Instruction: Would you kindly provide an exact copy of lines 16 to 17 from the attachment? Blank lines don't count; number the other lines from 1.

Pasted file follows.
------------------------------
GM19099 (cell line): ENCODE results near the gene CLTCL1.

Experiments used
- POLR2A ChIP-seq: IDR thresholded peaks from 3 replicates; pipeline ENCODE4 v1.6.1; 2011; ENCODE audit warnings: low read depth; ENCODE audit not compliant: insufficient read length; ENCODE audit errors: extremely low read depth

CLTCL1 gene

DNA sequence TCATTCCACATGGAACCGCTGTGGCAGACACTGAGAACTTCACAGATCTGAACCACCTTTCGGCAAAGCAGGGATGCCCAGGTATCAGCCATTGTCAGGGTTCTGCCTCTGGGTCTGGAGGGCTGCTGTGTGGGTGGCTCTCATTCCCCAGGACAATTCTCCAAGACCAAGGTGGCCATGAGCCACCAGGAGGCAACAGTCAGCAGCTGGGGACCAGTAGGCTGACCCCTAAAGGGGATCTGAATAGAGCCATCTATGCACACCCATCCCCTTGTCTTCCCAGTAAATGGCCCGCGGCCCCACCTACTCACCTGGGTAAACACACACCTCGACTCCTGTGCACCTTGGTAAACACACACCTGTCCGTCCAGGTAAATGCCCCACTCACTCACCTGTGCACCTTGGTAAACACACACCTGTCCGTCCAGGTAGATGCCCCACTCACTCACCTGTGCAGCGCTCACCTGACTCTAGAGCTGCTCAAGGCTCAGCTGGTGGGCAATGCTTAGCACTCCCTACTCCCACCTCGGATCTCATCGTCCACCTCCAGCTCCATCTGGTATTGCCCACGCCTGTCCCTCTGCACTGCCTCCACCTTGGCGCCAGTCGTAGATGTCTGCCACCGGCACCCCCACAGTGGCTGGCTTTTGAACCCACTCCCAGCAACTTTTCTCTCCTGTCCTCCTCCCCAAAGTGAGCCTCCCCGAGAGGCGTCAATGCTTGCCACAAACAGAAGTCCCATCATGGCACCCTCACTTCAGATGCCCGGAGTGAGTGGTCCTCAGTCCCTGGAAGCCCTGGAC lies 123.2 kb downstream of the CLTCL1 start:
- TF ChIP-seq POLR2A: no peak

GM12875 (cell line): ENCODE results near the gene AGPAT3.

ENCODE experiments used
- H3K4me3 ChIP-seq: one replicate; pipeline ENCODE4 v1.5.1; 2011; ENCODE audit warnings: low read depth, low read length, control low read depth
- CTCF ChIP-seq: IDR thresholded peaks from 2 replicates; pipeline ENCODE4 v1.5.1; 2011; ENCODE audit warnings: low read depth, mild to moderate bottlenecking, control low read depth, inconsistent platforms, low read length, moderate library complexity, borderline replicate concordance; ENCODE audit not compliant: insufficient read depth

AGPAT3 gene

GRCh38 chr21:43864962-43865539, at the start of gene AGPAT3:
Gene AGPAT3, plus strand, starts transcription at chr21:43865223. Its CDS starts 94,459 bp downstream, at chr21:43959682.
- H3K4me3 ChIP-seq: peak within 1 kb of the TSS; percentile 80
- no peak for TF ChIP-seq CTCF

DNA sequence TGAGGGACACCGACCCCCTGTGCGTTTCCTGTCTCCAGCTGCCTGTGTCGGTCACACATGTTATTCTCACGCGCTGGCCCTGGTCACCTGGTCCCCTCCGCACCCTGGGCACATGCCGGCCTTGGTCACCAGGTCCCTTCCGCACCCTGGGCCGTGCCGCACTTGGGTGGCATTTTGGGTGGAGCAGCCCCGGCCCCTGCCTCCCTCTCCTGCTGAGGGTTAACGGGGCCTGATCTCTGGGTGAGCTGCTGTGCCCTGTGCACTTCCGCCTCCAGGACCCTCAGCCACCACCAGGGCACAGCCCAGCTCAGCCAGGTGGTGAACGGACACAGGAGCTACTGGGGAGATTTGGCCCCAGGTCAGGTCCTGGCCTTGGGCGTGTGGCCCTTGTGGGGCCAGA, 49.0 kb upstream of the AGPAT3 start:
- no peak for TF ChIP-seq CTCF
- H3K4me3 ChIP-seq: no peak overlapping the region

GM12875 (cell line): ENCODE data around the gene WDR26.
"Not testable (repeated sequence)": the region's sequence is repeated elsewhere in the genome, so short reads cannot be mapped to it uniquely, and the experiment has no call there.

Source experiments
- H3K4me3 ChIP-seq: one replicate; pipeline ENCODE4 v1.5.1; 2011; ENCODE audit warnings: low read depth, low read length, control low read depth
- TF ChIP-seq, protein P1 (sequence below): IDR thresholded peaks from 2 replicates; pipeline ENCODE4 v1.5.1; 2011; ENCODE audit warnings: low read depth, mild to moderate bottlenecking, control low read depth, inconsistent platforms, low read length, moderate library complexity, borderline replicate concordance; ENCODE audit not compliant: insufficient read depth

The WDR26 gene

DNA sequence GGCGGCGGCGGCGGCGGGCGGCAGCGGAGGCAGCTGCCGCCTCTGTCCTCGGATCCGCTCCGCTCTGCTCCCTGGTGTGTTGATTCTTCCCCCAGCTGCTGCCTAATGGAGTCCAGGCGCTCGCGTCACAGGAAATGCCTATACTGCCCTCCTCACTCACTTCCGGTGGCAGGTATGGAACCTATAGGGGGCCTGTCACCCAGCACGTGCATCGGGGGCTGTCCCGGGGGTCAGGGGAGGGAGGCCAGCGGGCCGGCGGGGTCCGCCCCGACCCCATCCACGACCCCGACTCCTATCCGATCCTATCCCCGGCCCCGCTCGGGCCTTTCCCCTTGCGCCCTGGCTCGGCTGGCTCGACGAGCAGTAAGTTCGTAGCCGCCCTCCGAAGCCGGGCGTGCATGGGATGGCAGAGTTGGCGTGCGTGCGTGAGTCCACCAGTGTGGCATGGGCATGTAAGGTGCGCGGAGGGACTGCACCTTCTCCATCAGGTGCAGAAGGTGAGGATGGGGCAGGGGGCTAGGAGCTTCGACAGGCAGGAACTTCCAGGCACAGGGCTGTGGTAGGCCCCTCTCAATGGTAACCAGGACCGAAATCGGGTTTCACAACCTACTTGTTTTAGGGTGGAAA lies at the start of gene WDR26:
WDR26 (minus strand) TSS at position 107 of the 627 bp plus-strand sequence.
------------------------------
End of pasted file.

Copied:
DNA sequence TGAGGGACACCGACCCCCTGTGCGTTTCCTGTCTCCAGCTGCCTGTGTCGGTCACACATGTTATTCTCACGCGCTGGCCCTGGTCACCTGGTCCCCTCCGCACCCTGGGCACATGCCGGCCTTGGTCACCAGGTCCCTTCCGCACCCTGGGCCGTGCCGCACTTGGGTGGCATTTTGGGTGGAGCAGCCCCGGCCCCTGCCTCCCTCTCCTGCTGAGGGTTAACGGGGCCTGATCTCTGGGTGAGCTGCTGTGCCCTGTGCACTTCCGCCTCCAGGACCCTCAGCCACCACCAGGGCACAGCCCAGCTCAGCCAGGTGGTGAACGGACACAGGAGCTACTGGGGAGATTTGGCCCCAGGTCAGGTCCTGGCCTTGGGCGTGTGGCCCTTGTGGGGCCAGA, 49.0 kb upstream of the AGPAT3 start:
- no peak for TF ChIP-seq CTCF